High-performance liquid chromatography (HPLC) analyses using a series of alien monosomic addition lines (AMALs) of Japanese bunching onion (Allium fistulosum L.) having extra chromosomes from shallot (A. cepa L. Aggregatum group) were performed to determine the chromosomal locations of the genes for flavonoid and anthocyanin production in leaf sheaths of A. cepa Aggregatum group. In HPLC profiles both at 360 and 520 nm, several peaks were observed in A. cepa Aggregatum group and AMAL with chromosome 5A from A. cepa Aggregatum group but no peak was observed in A. fistulosum and other AMALs. Four of the compounds observed at 360 nm were identified as known flavonoids, i.e., apigenin, kaempferol, quercetin, and rutin. Five out of the total 18 compounds at 520 nm were identified as known anthocyanins, i.e., cyanidin-3-glucoside, cyanidin-3-laminariobioside, peonidin-3-glucoside, cyanidin-3-malonylglucoside, and cyanidin-3-malonyllaminariobioside. These results reveal that a group of the genes related to the flavonoid and anthocyanin production in the leaf sheath of A. cepa Aggregatum group are located on the chromosome 5A.
To study the phylogeny and domestication of tetraploid wheat species, variations in nuclear DNA of the cultivated and wild species were investigated by RFLP analy-sis. Twenty-two accessions representing 11 species of cultivated tetraploid wheat (Emmer wheat and Timopheevi wheat), 16 accessions of wild Emmer wheat (Triticum dicoccoides Körn.), 14 accessions of wild Timopheevi wheat (T. araraticum Jakubz.), and an accession of common wheat (T. aestivum) were analyzed, using 29 combinations of two restriction enzymes and 20 probes. Based on this result, the genetic distances (d) between all pairs of accessions were estimated. An average d was 0.0189 in the Emmer group and 0.0024 in the Timopheevi group, while that between the groups was 0.0698. Cluster analysis using UPGMA, NJ (neighbor joining) and maximum parsimony method showed clear differentiation of Emmer wheat and Timopheevi wheat. Among the cultivated Emmer wheat T. dicoccum Schübl. showed the largest nucleotide diversity (π=0.0180) which was close to that (0.0186) in the wild ancestral species, T. dicoccoides. All the cultivated species, except for T. dicoccum and T. paleocolchicum Men., were grouped into a distinct cluster in the phylogenetic trees. All but one accessions of T. dicoccoides were grouped in another. The large genetic diversity in T. dicoccum, the non-free threshing species, supports the archeological evidence that T. dicoccum was the earliest domesticated tetraploid wheat.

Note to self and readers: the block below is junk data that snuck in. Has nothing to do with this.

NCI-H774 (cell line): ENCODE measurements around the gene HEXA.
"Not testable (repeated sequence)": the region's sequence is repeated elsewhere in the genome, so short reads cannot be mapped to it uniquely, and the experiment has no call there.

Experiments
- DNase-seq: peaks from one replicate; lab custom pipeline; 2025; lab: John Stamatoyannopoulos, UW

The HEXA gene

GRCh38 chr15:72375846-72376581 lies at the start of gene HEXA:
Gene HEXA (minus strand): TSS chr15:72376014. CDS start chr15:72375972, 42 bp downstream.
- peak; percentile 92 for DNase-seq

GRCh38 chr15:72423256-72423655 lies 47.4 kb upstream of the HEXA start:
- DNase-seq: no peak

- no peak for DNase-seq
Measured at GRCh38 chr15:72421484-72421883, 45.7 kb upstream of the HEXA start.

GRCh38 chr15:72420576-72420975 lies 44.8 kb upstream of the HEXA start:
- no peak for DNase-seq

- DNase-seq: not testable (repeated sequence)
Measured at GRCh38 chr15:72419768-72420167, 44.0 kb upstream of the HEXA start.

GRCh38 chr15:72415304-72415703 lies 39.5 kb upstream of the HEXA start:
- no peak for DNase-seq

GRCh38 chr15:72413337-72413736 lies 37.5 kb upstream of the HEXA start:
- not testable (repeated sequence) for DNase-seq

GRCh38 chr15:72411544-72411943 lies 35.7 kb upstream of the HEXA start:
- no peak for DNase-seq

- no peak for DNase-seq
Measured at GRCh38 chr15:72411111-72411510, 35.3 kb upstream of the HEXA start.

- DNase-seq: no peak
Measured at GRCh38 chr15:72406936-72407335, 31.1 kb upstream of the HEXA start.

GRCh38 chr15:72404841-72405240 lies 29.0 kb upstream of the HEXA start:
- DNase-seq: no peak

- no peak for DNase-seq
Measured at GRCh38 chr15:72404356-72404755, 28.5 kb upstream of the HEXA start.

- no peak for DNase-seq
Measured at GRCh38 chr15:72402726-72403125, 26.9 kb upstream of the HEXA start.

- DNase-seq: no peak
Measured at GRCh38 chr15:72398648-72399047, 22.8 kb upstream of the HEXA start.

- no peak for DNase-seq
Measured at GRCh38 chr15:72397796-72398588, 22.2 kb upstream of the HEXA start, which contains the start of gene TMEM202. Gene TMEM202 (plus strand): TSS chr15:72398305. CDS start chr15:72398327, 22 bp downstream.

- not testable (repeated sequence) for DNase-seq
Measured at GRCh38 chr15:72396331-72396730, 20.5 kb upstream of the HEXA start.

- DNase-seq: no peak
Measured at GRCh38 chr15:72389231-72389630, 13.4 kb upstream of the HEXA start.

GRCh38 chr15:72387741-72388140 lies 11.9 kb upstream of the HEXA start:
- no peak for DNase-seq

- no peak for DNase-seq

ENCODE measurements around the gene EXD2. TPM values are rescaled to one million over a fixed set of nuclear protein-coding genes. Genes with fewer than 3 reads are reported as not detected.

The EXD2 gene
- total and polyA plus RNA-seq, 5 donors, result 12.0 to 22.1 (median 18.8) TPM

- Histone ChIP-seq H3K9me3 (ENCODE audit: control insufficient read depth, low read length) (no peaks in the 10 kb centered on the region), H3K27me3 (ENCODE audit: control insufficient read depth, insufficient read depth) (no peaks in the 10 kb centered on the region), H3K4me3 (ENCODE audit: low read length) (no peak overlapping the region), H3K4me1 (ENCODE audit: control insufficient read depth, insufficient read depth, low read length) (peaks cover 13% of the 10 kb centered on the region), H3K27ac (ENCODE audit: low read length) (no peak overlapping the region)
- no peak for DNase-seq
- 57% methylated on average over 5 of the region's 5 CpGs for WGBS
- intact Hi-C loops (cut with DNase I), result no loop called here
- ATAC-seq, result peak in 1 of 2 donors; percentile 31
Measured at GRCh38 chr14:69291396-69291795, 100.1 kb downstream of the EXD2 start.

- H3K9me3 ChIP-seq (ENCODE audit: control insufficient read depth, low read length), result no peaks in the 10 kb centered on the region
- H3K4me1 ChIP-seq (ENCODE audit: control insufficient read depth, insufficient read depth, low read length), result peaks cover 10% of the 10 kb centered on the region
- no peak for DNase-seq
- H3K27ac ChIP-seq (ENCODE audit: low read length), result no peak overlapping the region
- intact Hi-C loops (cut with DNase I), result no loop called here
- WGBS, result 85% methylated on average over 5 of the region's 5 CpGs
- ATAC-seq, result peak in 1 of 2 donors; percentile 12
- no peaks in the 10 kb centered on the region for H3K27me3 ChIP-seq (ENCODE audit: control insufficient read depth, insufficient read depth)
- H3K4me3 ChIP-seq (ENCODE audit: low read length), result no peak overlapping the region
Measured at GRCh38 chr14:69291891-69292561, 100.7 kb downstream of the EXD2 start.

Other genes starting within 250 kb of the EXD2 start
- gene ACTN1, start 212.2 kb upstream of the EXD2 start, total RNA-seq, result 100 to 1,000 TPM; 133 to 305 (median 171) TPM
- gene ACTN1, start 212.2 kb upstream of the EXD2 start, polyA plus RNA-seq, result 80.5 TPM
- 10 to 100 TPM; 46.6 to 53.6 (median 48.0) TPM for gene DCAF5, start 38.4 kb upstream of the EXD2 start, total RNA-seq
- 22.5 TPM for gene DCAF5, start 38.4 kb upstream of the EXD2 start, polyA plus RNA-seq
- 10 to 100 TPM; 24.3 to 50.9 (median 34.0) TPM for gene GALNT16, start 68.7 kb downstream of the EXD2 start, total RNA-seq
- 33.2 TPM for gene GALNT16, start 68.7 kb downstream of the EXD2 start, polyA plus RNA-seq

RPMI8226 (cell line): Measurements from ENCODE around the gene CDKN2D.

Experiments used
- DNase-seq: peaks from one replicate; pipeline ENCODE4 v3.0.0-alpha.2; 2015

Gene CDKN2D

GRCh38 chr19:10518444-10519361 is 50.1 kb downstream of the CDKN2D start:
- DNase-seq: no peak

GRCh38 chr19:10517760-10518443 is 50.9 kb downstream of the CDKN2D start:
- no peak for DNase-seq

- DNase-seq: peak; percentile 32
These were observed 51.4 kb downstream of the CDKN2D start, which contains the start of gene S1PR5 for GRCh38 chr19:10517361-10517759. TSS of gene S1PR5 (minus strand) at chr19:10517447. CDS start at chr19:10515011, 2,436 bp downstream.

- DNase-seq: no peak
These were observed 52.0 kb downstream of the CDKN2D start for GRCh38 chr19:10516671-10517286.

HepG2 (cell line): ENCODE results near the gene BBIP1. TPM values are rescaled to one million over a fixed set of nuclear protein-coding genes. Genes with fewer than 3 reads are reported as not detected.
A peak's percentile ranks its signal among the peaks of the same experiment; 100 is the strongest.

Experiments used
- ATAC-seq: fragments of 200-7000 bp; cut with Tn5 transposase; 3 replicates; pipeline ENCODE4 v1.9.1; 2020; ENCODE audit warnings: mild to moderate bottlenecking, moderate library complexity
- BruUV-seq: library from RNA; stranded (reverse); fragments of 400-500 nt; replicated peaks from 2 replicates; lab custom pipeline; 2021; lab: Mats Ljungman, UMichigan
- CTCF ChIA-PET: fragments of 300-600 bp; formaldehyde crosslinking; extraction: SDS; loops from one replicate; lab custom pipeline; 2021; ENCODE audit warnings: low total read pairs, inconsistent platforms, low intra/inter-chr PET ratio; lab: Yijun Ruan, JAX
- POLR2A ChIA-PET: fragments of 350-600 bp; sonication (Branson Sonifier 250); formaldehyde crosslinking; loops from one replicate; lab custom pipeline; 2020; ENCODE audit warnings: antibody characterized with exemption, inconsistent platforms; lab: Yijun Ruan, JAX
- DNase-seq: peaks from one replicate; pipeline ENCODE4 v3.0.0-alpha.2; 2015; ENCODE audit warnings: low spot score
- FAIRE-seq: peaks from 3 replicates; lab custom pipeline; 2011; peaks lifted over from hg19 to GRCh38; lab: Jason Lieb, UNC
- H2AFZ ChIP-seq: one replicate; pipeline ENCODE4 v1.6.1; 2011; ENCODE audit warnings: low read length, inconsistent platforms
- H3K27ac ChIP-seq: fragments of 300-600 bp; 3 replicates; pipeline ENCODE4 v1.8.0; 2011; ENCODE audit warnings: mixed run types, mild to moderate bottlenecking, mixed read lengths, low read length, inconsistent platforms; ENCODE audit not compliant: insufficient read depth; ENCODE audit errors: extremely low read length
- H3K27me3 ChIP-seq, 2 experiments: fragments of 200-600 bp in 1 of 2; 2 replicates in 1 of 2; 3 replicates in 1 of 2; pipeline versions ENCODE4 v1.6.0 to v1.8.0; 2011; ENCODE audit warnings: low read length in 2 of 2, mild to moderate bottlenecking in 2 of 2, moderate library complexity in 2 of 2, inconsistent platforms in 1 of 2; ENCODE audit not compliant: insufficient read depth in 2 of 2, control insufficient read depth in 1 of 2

Two Japanese sugar beet line with incomplete monogermity, TK-80-2BR2mm-CMS and its maintainer TK-80-2BR 2mm-O, were analyzed with a probe linked with a major gene of monogermity, M-m, for restriction fragment length polymorphism (RFLP). The relationship between monogermity and the RFLP pattern was suggested, although the ambiguous phenotypes were sometimes observed.
A gene (designated ldcC) mapped at 4.6 min on the Escherichia coli chromosome codes for a protein of 713 amino acids (aa) that shows strong similarities in both size and amino-acid sequence (69% identical residues and 85% conserved residues) to lysine decarboxylase (LDC) from E. coli (CadA, acid-inducible LDC, 715 aa) or from Hafnia alvei (739 aa). A pUC18 derivative carrying the ldcC gene conferred high LDC activities on an E. coli strain devoid of the functional cadA gene, even when the bacteria were grown under non-inducing conditions at physiological pH. Thus, the gene encodes another lysine decarboxylase, probably a constitutively expressed enzyme, the presence of which was suggested from the previous observations that low LDC activities were detectable in cadA- mutant and non-induced wild-type cells.